When I first started working in the collision repair business, my first role was as an estimator. I worked for a hard-charging, energetic and successful shop owner who never missed a day of work. He taught me a lot about damage analysis and repair planning even before these concepts were prevalent in our industry. He helped me develop negotiating skills that I still use and teach today when dealing with appraisers and vendors.
After about two years of working for this owner, he began to show me some basic “above the line” P&L results to help me understand the concepts of gross profit and how my estimate accuracy and cost controls were the driver of overall profitability for the business.
Then, one day, he stopped coming into work. I recall that, on a Thursday afternoon, he said he was going to take Friday off because he had a doctor’s appointment. On the following Monday, he didn’t come to work and I was told by some of his family members that he had been diagnosed with an aggressive form of cancer and would be going through some intense therapies to eradicate the disease from his body.
I didn’t see him again for two years.
His wife came to me very soon after the diagnosis and asked me to, “stay on with the company and run the business like my husband taught you.” With the little experience I had, I knew this was going to be a very big challenge for me, but, at the same time, I appreciated the trust being placed in me by the wife and family. So I said yes to her and vowed that I would do my best to make the business thrive.
I realized that I was taking on a lot more responsibility and workload, and I knew that I had to figure out how to manage my time effectively in order to keep up with the additional demands. I’m a pretty voracious reader, so I decided to start by reading some books written by well-known business leaders on the topic of time management. My desire was to find some sort of philosophy and system that I could adopt in order to best utilize the allotment of time I had every day. I naively imagined that I could read a couple of books and—presto-change-o!—I would be on my way to being an expert on time management.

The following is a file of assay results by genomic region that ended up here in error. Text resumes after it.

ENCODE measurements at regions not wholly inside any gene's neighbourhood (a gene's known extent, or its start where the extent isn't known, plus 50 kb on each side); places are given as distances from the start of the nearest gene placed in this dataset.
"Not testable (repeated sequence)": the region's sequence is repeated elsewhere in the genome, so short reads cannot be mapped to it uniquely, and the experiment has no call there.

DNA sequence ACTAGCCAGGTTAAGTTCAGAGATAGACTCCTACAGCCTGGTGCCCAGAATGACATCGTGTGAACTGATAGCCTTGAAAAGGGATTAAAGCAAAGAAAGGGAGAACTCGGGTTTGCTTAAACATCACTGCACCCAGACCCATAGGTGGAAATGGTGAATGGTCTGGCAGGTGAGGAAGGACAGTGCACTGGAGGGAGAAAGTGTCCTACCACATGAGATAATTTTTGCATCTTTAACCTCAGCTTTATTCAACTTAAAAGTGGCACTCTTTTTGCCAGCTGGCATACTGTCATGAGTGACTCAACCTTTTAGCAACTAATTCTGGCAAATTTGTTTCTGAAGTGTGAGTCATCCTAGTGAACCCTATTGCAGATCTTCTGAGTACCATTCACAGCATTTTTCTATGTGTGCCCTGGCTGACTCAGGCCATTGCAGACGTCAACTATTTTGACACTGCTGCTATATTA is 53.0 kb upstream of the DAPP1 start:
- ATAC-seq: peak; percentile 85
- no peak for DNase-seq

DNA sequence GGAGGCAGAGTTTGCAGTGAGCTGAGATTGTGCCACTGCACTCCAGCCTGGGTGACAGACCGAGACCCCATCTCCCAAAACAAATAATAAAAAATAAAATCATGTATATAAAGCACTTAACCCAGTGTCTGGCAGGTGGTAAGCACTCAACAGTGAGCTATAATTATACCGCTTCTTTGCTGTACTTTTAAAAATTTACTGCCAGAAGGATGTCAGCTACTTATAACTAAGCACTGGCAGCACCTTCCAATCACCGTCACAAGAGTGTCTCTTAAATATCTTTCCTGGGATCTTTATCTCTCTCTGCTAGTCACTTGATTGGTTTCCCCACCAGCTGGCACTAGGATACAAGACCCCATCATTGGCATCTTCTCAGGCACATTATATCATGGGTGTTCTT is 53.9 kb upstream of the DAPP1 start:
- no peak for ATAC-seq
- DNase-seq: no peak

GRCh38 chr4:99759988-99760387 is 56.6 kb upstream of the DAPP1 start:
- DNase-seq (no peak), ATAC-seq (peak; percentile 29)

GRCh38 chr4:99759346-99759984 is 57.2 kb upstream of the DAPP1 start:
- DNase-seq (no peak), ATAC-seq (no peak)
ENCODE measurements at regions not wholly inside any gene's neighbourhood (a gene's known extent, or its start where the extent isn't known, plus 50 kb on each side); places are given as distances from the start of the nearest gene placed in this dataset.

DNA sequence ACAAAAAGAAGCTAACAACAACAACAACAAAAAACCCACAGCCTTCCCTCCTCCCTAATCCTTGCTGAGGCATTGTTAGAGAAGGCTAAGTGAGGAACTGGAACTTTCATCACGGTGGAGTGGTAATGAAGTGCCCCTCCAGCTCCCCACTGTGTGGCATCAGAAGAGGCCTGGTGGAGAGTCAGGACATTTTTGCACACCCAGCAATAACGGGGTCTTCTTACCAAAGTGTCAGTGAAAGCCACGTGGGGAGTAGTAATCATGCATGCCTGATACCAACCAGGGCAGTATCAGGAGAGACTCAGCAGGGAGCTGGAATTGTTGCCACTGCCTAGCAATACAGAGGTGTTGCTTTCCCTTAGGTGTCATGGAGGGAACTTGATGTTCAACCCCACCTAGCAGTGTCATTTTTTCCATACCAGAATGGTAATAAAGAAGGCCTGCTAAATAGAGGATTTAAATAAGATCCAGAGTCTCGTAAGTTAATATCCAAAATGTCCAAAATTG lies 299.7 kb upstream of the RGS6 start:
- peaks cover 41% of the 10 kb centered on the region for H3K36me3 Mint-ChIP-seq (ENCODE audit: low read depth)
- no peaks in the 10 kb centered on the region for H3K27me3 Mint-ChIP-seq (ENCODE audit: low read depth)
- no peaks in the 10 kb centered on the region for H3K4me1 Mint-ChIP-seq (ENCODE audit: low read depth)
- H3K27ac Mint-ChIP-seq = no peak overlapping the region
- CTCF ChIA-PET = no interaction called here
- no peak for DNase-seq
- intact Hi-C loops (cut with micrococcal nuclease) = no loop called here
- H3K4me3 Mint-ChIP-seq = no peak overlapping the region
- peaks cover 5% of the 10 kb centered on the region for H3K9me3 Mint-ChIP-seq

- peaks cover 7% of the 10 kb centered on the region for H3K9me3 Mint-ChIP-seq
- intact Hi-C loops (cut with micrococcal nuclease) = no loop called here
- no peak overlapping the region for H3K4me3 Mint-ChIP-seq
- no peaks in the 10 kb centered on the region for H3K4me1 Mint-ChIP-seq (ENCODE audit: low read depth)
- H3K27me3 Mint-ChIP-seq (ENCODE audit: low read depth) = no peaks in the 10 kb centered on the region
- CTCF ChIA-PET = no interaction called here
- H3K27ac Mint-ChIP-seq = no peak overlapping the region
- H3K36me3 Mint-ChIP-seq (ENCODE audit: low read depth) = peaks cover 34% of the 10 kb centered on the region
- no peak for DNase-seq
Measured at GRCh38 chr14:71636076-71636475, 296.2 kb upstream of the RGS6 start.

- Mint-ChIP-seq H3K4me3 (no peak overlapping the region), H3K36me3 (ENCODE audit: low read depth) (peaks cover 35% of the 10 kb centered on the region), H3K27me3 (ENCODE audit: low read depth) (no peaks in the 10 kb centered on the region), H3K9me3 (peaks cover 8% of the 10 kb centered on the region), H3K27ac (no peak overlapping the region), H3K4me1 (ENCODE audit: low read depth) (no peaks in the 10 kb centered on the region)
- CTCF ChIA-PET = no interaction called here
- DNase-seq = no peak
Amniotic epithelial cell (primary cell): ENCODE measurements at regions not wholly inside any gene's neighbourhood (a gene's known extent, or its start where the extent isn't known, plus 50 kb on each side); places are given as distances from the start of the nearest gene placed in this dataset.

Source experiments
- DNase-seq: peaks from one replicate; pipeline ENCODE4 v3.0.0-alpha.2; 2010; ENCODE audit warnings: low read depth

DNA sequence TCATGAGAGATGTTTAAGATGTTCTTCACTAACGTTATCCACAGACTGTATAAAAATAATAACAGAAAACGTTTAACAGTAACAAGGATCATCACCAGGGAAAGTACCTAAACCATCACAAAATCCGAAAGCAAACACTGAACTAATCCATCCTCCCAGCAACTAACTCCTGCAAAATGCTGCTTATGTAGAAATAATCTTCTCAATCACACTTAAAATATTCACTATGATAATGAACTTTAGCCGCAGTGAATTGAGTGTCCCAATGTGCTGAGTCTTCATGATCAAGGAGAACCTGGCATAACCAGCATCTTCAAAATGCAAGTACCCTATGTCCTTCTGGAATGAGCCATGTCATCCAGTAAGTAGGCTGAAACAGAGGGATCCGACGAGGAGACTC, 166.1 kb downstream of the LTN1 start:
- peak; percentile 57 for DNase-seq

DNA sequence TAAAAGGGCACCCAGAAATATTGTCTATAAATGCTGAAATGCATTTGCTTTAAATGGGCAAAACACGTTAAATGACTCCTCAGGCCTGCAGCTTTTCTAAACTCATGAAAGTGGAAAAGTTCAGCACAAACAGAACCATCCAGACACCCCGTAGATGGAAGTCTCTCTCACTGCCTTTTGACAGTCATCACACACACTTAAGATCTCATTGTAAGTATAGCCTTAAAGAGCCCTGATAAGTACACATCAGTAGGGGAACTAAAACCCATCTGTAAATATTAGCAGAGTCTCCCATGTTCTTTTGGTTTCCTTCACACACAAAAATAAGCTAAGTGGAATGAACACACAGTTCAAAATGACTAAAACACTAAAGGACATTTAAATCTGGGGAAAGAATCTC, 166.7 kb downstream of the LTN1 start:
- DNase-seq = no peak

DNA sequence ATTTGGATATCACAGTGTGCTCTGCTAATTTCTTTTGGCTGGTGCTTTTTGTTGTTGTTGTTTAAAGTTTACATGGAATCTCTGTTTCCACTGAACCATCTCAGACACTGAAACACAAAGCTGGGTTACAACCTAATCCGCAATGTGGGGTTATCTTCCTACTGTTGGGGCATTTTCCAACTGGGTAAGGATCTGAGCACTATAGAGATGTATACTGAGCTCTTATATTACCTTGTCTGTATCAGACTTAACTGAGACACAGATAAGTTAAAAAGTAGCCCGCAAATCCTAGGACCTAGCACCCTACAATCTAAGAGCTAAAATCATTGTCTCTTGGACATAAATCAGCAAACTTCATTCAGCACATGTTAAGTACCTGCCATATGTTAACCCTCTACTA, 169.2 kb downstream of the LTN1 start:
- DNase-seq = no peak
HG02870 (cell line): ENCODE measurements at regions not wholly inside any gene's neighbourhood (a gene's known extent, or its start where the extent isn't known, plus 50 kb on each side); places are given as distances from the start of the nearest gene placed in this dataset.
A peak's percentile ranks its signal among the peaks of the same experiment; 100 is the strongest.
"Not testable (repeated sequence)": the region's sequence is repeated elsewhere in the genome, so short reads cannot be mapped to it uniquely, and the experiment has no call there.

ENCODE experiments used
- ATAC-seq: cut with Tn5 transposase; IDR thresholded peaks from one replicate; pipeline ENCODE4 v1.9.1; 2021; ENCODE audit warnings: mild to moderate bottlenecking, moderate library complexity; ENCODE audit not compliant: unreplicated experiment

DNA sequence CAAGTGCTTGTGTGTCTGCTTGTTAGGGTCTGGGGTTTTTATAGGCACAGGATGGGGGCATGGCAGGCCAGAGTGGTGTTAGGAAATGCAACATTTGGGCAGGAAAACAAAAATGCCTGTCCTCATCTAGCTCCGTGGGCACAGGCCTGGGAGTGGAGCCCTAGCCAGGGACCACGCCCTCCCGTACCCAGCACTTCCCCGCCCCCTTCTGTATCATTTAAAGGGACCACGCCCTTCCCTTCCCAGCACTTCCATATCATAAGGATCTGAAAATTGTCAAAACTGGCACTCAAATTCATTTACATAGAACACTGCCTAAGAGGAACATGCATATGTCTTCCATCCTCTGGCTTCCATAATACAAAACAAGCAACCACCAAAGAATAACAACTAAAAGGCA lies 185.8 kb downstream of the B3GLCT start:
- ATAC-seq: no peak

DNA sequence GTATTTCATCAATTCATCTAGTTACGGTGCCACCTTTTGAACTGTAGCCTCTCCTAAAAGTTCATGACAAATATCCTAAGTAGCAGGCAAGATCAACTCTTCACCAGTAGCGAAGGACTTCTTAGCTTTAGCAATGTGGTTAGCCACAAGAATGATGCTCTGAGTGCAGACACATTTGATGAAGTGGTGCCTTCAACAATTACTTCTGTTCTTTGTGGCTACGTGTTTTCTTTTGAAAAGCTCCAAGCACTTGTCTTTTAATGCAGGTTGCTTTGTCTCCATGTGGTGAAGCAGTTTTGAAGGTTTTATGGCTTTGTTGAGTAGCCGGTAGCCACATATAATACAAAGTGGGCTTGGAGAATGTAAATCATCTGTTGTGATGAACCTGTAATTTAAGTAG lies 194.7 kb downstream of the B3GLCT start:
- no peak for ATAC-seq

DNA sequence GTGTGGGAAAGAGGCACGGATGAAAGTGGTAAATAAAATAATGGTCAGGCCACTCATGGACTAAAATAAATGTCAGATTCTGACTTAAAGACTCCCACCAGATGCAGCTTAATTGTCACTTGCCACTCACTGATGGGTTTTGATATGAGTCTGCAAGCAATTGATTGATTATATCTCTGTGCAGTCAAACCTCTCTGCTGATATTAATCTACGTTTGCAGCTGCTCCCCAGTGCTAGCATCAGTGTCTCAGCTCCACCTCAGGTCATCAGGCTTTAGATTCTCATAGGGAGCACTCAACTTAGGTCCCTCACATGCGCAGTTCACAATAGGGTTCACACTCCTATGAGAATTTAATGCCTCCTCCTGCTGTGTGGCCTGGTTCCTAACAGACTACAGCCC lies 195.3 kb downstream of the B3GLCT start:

That didn’t happen and, in fact, I’m still experimenting with and fine-tuning some of what I learned over the course of 20 years of studying and developing my time management skills. I want to share with you some of what I’ve learned on this journey and, if you’ll indulge me, I’ll guide you to some of the more practical and effective teachings I encountered.
To begin, let me share a few notable quotes that resonated with me when I started researching time management. Many of these quotes illuminate the core principles of time management. Time management is basically defined as how you choose to plan, prioritize and spend your time.
- “By failing to prepare, you are preparing to fail.”--Benjamin Franklin
- “Lack of direction, not lack of time, is the problem. We all have 24-hour days.”--Zig Ziglar
- “He who every morning plans the transactions of that day and follows that plan carries a thread that will guide him through the labyrinth of the most busy life.”--Victor Hugo
- “The most efficient way to live reasonably is every morning to make a plan of one’s day and every night to examine the results obtained.”--Alexis Carrel
The recurring theme about planning within these quotes suggests that you must be steadfast in developing a plan for every day, you must adhere to that plan throughout the day, and then you must review your outcomes and accomplishments at the end of the day. For me, this simple and sage advice sounds deceptively easy to implement, but I’ll be the first to tell you that I still occasionally struggle with this, even today.
It’s really easy to get derailed from your plans in the fast-paced world we live in. It’s easy to sluff off and stop making plans altogether. We will dig into this further in future columns, but, right now, I want to suggest that one reason that planning is so difficult is that we don’t have any real sense of what we do throughout each day.
Here’s a little experiment for you to try today: At the end of your workday today, take some time to reflect on all the things you did today and write them down. You find your list may include answering emails and returning phone calls, dealing with a difficult customer, attending a webinar on marketing, etc. But I also bet that your list will include surfing the web for the latest on the sports scores, political intrigue, and celebrity gossip.
I didn’t have this option way back when I started learning about these concepts, but you might want to use an app or software to help you track your time throughout the day. I did a quick search online and came up with apps like Toggl, Harvest, and Timely. You might be interested in using one of these apps or you might do your tracking the old fashioned way and use a Day-Runner or paper day calendar to jot down your activities as you go throughout your day.
I don’t know exactly what your list will include, but the point is that one way to get good at planning is to begin by tracking on what you currently spend (or waste) your time. Try this for a few days and, when we take a deep dive into planning in a future column, you’ll have a head-start on implementing the concepts I present.